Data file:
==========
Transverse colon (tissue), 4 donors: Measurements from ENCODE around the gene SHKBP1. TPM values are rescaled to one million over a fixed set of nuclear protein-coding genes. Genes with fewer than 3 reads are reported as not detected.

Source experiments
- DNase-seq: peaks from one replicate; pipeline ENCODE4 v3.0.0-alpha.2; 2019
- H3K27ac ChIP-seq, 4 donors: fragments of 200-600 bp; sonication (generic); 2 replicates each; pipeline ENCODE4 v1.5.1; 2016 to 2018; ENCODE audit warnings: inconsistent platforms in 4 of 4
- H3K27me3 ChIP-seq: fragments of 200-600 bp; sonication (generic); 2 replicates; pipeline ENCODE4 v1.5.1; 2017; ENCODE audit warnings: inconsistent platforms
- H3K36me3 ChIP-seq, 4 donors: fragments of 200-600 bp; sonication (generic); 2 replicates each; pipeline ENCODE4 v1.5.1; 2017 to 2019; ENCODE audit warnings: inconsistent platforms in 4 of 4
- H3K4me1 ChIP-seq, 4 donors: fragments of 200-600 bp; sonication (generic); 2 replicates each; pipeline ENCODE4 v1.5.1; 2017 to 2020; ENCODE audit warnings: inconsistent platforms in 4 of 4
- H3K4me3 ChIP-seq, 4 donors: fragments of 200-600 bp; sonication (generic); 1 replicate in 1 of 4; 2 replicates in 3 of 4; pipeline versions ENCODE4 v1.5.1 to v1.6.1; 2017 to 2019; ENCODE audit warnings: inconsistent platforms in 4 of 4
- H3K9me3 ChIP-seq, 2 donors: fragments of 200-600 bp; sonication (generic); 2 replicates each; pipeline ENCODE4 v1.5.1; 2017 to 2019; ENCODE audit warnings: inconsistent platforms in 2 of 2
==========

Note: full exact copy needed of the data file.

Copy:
Transverse colon (tissue), 4 donors: Measurements from ENCODE around the gene SHKBP1. TPM values are rescaled to one million over a fixed set of nuclear protein-coding genes. Genes with fewer than 3 reads are reported as not detected.

Source experiments
- DNase-seq: peaks from one replicate; pipeline ENCODE4 v3.0.0-alpha.2; 2019
- H3K27ac ChIP-seq, 4 donors: fragments of 200-600 bp; sonication (generic); 2 replicates each; pipeline ENCODE4 v1.5.1; 2016 to 2018; ENCODE audit warnings: inconsistent platforms in 4 of 4
- H3K27me3 ChIP-seq: fragments of 200-600 bp; sonication (generic); 2 replicates; pipeline ENCODE4 v1.5.1; 2017; ENCODE audit warnings: inconsistent platforms
- H3K36me3 ChIP-seq, 4 donors: fragments of 200-600 bp; sonication (generic); 2 replicates each; pipeline ENCODE4 v1.5.1; 2017 to 2019; ENCODE audit warnings: inconsistent platforms in 4 of 4
- H3K4me1 ChIP-seq, 4 donors: fragments of 200-600 bp; sonication (generic); 2 replicates each; pipeline ENCODE4 v1.5.1; 2017 to 2020; ENCODE audit warnings: inconsistent platforms in 4 of 4
- H3K4me3 ChIP-seq, 4 donors: fragments of 200-600 bp; sonication (generic); 1 replicate in 1 of 4; 2 replicates in 3 of 4; pipeline versions ENCODE4 v1.5.1 to v1.6.1; 2017 to 2019; ENCODE audit warnings: inconsistent platforms in 4 of 4
- H3K9me3 ChIP-seq, 2 donors: fragments of 200-600 bp; sonication (generic); 2 replicates each; pipeline ENCODE4 v1.5.1; 2017 to 2019; ENCODE audit warnings: inconsistent platforms in 2 of 2